Due to food-gathering and interviewing-recording requirements laid out upon me for this weekend my first full band of day 2 is the once mighty Mayhem, a band who need no introduction to anyone who likes controversy, black metal, or a combination of the two. I was especially looking forward to this one having only once seen Mayhem, at a rather poor Wacken 2005 performance, and feel it is time overdue we caught up again. Also, I had somehow gotten to this point never having seen Atilla live with any unit; I have heard tales of him appearing on stage mummified, dressed in rubbish and dressed as a tree so was eager to see his get-up today. What amazing concoction of individuality could it be? Oh, just a Sodom shirt. Well, maybe after the visual tour de force of Watain the night before perhaps the rest of the band will pick things up? Erm, no. No stageshow, no fire, no movement, crap sound, no energy, no point. Even the 2 new (slaphead) guitarists who might've thought had something to prove entering such a legendary band showed no willingness to break a sweat. Until we reached closer "Freezing Moon", which faded out minutes before their set was scheduled to finish the lack of reaction to a band so huge in the evolution of black metal told a sorry tale.
If there was proof needed that the evil aura of the likes of Watain today has overcome the historical legacy of Mayhem then this was it. Compared to those Swedes, simply no contest. 
Further interviewing requirements unfortunately severely curtailed my desire to catch the set of Sanctuary, the pre-Nevermore act of Warrel Dane and Jeff Loomis, which since the demise of the brilliantly unclassifiable act, has sprung back into life to bring late 80's classic heavy metal to the fore. With a heavy heart I missed all but one song, but in "Battle Angels" there was enough evidence to see the 4/5ths original line-up gelling, with Dane himself making a commendable effort to reach the hysteric high notes he laid down on record some two decades past. Sounded good so you'll have to catch them yourself on future tours to let me know what I missed. [?]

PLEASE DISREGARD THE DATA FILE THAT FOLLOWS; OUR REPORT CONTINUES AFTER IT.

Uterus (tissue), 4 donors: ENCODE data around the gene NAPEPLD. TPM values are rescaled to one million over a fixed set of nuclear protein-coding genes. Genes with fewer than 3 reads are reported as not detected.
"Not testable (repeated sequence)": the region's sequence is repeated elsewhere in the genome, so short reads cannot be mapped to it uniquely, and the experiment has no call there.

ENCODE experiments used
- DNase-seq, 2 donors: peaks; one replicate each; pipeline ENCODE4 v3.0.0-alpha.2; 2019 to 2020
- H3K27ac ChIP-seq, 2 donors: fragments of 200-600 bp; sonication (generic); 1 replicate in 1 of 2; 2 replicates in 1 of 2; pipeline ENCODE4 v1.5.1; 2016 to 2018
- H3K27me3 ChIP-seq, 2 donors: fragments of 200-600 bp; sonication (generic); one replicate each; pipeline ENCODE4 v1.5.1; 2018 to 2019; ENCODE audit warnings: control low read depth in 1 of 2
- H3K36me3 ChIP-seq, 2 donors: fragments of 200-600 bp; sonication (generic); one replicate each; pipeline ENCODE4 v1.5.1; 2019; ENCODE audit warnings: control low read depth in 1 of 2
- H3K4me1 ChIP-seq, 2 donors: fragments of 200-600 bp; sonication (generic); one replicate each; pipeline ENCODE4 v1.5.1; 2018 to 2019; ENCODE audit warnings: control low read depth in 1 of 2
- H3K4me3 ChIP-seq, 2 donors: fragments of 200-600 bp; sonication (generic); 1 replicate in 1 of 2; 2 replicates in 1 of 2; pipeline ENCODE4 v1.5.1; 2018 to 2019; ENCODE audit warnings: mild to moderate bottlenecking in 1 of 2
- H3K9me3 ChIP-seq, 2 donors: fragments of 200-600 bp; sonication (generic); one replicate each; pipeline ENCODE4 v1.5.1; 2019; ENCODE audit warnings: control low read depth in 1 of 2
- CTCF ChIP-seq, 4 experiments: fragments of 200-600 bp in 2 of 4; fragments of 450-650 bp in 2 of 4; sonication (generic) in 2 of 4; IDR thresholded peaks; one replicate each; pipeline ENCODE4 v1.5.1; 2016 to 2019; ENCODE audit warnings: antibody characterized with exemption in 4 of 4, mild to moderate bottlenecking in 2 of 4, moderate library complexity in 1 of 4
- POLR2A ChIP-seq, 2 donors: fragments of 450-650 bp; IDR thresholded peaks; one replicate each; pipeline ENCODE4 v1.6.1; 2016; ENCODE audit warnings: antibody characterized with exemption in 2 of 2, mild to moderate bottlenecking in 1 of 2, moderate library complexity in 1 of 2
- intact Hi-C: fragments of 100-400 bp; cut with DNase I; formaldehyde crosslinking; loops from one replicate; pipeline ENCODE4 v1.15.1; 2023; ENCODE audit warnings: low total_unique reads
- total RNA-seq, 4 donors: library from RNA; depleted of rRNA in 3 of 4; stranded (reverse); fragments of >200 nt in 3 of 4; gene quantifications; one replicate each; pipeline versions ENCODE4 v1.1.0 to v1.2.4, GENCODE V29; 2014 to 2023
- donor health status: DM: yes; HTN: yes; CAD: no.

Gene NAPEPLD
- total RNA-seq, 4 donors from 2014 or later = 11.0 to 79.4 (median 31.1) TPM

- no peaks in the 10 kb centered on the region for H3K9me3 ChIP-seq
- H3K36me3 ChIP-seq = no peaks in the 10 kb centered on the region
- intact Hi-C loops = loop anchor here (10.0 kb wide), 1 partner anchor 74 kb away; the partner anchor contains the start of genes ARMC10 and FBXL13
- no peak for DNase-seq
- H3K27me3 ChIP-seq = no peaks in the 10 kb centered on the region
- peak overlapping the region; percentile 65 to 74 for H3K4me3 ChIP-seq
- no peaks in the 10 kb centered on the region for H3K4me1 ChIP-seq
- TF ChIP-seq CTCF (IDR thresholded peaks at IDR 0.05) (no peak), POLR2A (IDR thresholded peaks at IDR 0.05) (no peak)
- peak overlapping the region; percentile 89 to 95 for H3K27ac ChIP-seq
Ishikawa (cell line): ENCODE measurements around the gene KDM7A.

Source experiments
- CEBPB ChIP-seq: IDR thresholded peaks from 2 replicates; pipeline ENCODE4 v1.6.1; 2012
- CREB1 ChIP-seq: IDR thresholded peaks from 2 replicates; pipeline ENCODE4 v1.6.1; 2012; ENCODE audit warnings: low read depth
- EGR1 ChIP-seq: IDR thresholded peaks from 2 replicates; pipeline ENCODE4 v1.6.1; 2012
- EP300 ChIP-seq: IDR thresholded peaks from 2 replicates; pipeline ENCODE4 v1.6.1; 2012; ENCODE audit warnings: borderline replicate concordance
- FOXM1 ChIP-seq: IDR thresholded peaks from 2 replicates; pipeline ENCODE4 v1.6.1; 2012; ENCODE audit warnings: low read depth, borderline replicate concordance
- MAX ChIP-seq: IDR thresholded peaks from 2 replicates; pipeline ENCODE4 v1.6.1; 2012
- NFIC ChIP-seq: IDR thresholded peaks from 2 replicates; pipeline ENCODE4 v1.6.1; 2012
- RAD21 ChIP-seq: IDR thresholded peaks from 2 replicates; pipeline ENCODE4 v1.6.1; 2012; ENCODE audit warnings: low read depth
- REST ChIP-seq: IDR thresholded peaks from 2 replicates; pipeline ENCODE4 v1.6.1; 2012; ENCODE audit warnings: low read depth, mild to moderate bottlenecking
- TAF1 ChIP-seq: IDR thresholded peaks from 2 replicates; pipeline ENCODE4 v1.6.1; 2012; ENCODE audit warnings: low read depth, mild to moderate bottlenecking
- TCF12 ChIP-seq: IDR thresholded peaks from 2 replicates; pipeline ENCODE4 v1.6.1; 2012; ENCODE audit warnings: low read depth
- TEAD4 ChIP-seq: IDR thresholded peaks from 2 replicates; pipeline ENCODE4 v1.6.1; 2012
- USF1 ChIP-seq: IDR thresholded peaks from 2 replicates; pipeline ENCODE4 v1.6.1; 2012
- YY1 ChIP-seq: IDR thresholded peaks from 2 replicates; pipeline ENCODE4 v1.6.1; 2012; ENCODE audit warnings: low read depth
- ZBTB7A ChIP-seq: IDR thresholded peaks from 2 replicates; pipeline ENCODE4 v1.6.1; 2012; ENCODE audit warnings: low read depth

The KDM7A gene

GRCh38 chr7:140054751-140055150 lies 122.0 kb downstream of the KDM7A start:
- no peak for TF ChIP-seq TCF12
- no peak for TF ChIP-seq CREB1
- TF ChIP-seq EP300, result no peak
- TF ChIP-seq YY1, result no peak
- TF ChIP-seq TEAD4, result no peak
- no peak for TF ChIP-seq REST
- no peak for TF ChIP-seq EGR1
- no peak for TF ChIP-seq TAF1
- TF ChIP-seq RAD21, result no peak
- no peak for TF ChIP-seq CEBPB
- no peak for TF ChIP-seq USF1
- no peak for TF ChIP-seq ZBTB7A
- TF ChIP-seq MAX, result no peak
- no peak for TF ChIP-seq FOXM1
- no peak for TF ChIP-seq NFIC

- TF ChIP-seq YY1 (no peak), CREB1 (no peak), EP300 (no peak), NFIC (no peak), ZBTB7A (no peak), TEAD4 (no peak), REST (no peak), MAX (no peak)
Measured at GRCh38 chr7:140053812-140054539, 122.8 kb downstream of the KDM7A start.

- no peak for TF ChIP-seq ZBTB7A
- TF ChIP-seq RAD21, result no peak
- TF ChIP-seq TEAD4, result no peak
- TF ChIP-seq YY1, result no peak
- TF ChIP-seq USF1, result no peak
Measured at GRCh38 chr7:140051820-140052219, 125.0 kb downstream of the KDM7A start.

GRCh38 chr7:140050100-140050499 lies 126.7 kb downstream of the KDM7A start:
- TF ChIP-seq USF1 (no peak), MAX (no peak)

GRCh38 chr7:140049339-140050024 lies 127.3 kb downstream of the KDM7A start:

Blossoming in the UK underground doom scene are Hampshire residents Witchsorrow, a band frequently seen around London parts whether the three-piece band are to be playing or not. Today in a decent slot on the Sophie stage with a forty minute set, the husband-and-wife duo on guitar/vox and bass push their set through an ever improving dedication to classic doom greats like Electric Wizard with songs as high on passion as they are slow on speed. Playing to a far bigger audience than I have before seen, mainman Necroskull (or Nick to his mum) is the only one of the three to play up to the audience in an otherwise fairly restrained performance but the quality of their music is obvious and growing in a stately stature to rival The Wounded Kings as the pre-eminent underground UK doom band of the time. 
Easily one of the biggest acts of the weekend, the legendary thrash veterans Testament come to town keen to spread the message of their new opus, "Dark Roots of Earth". Noted with these guys over the years has been their refusal to dramatically soften or change their sound to appeal to prevailing climates, no doubt a reason that has aided their longevity and continuing success with noteworthy and relevant releases and an audience size that was probably only bettered by each of the nightly headliners.